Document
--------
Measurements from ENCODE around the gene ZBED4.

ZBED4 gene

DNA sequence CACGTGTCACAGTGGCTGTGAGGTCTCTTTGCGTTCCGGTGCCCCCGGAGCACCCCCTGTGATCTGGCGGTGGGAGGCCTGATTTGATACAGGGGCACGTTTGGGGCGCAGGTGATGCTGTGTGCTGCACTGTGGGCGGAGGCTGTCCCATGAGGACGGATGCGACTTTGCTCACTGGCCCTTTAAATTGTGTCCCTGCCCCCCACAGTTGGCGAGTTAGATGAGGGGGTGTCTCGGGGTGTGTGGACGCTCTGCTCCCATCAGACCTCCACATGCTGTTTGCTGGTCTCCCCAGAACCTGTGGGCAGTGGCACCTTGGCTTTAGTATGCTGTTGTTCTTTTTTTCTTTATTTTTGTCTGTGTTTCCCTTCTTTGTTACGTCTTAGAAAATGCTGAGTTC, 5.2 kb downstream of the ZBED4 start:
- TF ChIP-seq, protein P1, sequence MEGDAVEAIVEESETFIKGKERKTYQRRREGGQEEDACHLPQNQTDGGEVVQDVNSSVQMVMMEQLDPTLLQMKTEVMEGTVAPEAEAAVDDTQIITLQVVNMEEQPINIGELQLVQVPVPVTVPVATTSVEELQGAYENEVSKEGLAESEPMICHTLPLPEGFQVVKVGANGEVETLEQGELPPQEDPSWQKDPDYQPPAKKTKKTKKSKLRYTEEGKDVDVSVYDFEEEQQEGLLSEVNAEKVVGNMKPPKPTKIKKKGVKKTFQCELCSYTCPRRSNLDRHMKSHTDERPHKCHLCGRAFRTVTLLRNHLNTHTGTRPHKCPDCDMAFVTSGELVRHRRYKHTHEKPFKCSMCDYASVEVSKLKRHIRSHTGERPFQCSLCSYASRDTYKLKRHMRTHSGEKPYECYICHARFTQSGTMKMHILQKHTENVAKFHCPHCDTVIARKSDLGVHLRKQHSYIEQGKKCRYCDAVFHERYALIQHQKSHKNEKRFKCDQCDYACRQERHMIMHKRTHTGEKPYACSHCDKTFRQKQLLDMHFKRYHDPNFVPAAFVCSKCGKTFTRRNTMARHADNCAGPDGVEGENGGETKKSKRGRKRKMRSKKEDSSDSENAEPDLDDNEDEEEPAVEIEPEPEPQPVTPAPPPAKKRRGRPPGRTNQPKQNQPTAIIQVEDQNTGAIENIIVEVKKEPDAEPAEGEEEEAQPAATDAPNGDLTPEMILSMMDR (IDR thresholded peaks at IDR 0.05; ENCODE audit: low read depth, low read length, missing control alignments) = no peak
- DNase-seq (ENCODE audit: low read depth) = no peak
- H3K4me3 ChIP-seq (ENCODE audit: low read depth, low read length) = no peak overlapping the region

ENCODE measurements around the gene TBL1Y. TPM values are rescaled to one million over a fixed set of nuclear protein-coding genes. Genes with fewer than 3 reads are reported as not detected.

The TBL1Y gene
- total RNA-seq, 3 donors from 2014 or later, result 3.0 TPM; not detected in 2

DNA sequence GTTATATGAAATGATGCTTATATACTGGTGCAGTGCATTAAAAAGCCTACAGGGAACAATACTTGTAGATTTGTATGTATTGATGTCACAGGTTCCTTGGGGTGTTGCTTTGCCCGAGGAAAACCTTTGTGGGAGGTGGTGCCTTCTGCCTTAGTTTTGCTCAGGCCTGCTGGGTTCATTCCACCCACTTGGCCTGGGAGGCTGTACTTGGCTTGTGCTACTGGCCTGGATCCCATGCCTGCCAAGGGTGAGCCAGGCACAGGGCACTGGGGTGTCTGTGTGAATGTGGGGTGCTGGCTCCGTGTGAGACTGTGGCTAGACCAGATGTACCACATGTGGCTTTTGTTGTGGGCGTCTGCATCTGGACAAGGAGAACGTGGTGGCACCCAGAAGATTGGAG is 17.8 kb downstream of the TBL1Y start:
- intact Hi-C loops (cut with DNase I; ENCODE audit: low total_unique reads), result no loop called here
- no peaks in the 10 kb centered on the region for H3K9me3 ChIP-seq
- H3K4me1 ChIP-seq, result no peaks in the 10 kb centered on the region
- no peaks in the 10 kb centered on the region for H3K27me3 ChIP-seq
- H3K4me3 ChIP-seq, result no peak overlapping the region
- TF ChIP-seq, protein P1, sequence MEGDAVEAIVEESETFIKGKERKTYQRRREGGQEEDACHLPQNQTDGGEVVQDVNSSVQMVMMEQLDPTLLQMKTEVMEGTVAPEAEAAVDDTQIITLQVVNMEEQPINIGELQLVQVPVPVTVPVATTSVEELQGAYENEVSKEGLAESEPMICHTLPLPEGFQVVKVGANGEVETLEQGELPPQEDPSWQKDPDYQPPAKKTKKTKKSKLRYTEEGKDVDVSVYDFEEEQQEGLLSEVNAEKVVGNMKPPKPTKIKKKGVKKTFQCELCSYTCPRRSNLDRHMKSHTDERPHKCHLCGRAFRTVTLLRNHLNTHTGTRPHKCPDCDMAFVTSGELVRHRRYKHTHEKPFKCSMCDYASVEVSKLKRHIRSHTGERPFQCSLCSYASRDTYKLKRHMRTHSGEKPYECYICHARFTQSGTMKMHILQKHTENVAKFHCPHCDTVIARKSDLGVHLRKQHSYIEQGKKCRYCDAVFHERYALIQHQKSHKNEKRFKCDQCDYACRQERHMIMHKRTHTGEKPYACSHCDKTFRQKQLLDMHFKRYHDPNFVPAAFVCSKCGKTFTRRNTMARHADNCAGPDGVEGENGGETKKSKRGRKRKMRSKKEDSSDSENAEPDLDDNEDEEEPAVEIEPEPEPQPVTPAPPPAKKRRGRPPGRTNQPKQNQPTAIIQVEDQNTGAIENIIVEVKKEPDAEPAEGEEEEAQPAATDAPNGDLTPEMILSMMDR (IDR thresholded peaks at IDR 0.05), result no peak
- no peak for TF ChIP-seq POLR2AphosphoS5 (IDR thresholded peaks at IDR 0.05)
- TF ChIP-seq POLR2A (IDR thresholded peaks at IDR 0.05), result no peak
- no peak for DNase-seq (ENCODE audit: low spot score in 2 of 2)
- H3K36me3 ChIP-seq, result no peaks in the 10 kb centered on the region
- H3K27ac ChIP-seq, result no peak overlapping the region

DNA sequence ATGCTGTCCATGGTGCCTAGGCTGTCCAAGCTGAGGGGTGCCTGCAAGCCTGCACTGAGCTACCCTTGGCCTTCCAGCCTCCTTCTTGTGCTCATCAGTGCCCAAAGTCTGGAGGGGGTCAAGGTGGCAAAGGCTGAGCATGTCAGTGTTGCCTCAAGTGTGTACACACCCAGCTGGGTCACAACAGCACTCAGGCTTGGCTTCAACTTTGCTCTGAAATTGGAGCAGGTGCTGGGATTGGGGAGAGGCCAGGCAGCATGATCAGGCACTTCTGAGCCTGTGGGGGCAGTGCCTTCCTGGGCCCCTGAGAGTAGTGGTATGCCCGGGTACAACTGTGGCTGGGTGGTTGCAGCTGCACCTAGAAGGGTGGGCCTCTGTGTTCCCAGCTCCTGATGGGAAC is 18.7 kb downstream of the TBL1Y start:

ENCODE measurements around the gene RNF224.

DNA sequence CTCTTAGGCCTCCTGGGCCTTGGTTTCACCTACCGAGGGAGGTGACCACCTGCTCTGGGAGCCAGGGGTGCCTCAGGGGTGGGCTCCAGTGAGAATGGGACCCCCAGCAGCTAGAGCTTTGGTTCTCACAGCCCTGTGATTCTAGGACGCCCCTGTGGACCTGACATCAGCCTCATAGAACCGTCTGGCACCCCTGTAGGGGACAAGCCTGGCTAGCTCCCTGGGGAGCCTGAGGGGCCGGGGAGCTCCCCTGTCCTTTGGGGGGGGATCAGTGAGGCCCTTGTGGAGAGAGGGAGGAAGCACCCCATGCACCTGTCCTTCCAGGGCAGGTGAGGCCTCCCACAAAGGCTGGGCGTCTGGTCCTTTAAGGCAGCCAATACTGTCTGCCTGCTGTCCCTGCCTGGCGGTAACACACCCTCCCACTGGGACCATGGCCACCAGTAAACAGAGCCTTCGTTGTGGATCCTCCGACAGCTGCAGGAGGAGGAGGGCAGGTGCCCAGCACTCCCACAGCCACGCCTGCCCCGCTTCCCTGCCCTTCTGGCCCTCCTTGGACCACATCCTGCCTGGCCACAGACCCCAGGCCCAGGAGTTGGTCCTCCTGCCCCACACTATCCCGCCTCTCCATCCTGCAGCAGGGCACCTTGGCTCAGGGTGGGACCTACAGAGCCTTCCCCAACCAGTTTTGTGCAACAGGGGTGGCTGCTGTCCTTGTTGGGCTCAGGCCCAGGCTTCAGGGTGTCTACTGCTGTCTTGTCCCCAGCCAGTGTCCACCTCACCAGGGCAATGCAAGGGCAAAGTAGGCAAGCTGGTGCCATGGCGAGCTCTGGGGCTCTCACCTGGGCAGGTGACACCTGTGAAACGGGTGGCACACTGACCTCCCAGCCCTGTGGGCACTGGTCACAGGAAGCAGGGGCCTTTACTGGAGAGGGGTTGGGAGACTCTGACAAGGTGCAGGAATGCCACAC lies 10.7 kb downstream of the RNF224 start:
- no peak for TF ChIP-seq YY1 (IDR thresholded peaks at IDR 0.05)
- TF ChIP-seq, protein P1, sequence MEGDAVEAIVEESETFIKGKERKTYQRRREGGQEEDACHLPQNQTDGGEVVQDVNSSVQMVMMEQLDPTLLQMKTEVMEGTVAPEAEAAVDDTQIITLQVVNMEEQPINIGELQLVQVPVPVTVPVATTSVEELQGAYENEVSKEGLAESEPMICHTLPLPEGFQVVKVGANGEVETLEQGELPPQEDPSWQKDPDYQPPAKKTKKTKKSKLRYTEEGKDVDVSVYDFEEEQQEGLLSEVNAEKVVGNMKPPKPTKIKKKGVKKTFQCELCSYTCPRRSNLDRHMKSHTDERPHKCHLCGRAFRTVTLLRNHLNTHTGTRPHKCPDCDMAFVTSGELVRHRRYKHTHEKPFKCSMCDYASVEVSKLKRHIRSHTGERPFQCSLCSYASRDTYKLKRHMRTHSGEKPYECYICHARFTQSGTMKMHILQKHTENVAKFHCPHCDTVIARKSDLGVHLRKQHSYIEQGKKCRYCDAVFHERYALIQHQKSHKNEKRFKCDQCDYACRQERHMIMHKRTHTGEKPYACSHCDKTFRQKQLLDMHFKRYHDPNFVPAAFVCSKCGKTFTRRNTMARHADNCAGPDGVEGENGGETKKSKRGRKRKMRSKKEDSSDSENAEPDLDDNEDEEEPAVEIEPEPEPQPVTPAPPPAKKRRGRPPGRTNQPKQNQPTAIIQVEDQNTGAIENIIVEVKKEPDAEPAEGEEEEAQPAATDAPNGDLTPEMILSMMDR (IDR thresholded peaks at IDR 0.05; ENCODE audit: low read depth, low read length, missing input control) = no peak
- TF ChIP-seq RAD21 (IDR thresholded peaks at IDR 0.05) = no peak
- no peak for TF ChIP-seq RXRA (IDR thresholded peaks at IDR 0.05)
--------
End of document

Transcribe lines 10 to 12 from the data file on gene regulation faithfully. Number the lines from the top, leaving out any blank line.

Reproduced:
DNA sequence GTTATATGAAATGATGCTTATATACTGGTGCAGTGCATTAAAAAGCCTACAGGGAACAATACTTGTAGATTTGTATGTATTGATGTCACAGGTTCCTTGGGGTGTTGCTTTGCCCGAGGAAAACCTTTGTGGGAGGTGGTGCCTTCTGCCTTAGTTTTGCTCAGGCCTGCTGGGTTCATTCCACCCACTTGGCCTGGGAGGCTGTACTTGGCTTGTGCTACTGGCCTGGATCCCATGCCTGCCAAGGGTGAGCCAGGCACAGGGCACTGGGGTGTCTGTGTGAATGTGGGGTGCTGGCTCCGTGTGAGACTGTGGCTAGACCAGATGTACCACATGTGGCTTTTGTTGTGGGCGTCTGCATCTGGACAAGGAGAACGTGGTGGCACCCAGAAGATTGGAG is 17.8 kb downstream of the TBL1Y start:
- intact Hi-C loops (cut with DNase I; ENCODE audit: low total_unique reads), result no loop called here
- no peaks in the 10 kb centered on the region for H3K9me3 ChIP-seq